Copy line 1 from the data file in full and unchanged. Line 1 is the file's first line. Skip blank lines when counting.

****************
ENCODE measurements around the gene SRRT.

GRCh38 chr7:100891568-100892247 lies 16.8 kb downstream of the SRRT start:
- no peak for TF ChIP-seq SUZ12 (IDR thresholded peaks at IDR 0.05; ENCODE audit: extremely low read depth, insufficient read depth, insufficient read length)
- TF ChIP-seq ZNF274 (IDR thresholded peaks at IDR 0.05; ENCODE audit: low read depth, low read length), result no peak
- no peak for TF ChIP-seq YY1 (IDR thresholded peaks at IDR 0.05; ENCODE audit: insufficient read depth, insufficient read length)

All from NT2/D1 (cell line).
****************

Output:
ENCODE measurements around the gene SRRT.